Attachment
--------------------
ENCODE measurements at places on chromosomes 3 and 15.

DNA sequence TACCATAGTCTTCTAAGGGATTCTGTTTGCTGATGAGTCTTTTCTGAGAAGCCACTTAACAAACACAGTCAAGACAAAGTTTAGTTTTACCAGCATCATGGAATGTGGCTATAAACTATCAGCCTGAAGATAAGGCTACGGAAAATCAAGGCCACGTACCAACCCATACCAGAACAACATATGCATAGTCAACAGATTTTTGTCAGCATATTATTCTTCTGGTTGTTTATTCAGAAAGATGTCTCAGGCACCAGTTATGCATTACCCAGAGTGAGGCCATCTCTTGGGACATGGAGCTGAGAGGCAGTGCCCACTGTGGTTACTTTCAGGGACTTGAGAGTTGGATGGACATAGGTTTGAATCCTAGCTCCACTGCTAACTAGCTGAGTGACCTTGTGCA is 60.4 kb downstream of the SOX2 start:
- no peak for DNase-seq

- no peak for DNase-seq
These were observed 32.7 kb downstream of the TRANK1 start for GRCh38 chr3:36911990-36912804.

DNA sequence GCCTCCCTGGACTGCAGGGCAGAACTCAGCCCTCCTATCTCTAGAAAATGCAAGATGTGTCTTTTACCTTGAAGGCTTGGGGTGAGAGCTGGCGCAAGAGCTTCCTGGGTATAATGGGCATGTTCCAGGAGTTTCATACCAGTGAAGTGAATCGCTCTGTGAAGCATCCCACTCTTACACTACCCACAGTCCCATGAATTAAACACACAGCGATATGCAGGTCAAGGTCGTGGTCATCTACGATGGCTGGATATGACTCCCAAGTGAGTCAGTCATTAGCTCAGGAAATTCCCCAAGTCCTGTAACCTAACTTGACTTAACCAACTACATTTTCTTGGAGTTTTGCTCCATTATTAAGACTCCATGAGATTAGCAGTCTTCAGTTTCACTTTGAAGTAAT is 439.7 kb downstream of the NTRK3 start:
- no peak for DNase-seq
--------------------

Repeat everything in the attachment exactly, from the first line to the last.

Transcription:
ENCODE measurements at places on chromosomes 3 and 15.

DNA sequence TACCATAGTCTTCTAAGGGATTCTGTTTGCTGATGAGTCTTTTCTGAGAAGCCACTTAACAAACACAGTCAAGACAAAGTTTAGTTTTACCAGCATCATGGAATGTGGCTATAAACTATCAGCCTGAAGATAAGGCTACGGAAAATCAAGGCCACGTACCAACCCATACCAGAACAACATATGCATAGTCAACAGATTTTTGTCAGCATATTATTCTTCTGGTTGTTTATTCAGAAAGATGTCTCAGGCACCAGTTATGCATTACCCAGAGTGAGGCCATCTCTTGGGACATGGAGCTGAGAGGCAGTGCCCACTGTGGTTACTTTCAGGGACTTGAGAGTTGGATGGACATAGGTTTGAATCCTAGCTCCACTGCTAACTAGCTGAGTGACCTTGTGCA is 60.4 kb downstream of the SOX2 start:
- no peak for DNase-seq

- no peak for DNase-seq
These were observed 32.7 kb downstream of the TRANK1 start for GRCh38 chr3:36911990-36912804.

DNA sequence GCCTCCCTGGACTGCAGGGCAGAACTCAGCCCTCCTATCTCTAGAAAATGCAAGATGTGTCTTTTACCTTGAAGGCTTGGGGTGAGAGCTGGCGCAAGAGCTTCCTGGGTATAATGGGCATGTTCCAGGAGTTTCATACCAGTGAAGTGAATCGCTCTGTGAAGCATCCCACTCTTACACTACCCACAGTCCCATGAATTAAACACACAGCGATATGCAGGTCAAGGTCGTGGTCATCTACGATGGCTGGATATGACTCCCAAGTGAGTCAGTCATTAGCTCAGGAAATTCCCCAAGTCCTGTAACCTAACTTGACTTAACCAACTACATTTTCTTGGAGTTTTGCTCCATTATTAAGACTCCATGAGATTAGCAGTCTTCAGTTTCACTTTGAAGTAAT is 439.7 kb downstream of the NTRK3 start:
- no peak for DNase-seq